Missing John Merwin at ICAST and IFTD

Being at the ICAST and IFTD (conventional and fly tackle) trade shows in Las Vegas this week has been, as … Continued

Being at the ICAST and IFTD (conventional and fly tackle) trade shows in Las Vegas this week has been, as usual, wonderful. Gun Nuts get charged up about SHOT show; we “fish heads” get all worked up about the fishing tackle shows, and they did not disappoint this year. I’ve seen and played with more interesting, legitimately innovative new products than I have at these shows in years.

But I have to say there’s a big piece missing. It isn’t a “something,” rather, a “someone,” and that person is John Merwin, the former fishing editor for Field & Stream who sadly passed away last February.

Usually, we writers keep the “behind the scenes” stuff to ourselves, but I’m going to break with that tradition and give you all some backstory.

I’ll set it up by saying that, despite what you might think about “living the dream” when it comes to writing about fishing for a living, it’s a very tough job. Sure, we get plenty of gear, get to travel and fish, and get to write about that. But every penny always counts, the road gets mighty long, and anglers, as an audience, are rightfully very critical. You need not have run for office to be a political reporter or a wonk on cable television, and playing in the NFL is not a requirement for being a pro football beat reporter. But if you don’t know your stuff when it comes to fishing–if you haven’t stood knee-deep in water for many, many hours–you just can’t pull this job off.

Nobody knew his stuff better than Merwin did.

And the thing is, when I joined the Field & Stream fold a decade ago, I was invading Merwin’s space. I had some writing chops, but I still had “spots” when it came to writing about fishing. He could have been a total jerk and stiff-armed me and made my life difficult.

Instead, he invited me for after-hours drinks in the lounge at the Hilton at the ICAST show in Vegas to “talk about things.” I, of course, bought the martinis. And Merwin didn’t worry about second-hand smoke as he worked through a good handful of lung darts during that first confab.

Merwin was not a candor-challenged individual. He told me what he liked about my work and what he thought sucked. And he said “sucked.” He could be cantankerous and rough. But he was a teddy bear at heart. And he deeply cared about fishing.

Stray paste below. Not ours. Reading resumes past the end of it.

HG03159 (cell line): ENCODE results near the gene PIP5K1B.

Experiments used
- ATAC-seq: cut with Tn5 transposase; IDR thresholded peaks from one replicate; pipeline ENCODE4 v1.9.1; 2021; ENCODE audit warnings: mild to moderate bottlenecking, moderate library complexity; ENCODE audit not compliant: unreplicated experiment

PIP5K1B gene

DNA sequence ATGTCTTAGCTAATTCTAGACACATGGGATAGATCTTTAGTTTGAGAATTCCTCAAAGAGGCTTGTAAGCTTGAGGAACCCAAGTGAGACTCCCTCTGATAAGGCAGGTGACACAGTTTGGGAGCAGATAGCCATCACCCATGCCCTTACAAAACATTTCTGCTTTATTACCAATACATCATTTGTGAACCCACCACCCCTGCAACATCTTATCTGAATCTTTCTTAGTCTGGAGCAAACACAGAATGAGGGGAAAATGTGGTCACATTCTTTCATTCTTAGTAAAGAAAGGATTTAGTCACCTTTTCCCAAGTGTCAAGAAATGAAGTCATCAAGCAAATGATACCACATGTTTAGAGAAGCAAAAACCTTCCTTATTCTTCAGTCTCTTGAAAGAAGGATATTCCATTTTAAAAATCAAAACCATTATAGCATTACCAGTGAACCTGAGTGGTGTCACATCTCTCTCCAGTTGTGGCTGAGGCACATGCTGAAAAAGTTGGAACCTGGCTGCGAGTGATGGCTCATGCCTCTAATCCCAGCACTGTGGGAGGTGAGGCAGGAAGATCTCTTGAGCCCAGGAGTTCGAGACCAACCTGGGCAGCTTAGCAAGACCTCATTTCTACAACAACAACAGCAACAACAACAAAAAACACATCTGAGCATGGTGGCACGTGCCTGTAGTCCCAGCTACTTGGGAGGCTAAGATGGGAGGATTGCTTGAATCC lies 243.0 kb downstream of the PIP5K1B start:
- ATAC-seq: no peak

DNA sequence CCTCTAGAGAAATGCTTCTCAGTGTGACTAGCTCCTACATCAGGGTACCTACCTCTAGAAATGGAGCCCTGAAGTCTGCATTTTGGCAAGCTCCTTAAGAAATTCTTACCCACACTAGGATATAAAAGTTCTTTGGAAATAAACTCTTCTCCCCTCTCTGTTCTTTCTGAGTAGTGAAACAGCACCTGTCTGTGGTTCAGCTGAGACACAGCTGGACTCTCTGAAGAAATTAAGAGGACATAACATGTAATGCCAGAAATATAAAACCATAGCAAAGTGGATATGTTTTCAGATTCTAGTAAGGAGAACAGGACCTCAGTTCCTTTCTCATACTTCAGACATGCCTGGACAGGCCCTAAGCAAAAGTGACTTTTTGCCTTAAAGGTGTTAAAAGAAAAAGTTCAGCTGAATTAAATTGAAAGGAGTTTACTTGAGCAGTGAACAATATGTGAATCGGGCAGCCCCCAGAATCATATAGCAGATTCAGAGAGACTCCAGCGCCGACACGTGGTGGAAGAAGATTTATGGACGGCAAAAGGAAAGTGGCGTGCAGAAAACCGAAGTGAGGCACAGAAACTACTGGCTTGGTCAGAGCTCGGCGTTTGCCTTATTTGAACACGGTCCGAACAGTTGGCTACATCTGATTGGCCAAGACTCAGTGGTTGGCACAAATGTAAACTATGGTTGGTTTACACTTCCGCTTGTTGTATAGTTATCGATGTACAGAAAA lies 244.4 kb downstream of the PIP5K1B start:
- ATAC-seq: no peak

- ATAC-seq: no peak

Thing is, I listened to what he said. Thus, I earned his trust, we made peace, and in ways, he took me under his wing. And every subsequent year at these trade shows, one way or another, Merwin and I would carve out time to have the “annual talk.” Sometimes it happened at a swanky restaurant, sometimes on a park bench outside the convention hall. It was always very honest, and always helpful.

Truthfully, the last few years were more a formality than anything else. Merwin and I had grown comfortable with each other… comfortable enough that he would actually compliment me on some of my features, and offer helpful advice to steer me through editing the industry trade magazine (which he had done, years earlier). We talked about jazz music. We collectively complained about the publishing industry. We wondered aloud about the future of important natural resources.

For the record, Merwin was one of the loudest proponents for bringing the ICAST and IFTD trade shows together. “We need to put fly fishing back in fishing,” he said. So he would have been encouraged to see this week happen as it did.

I am encouraged too.

But damn, I miss those talks. And I wish he would have seen this himself.

The other night I bought a martini in his honor and let it sit across the table, untouched, as if he were there.

In many ways, he was. And he always will be.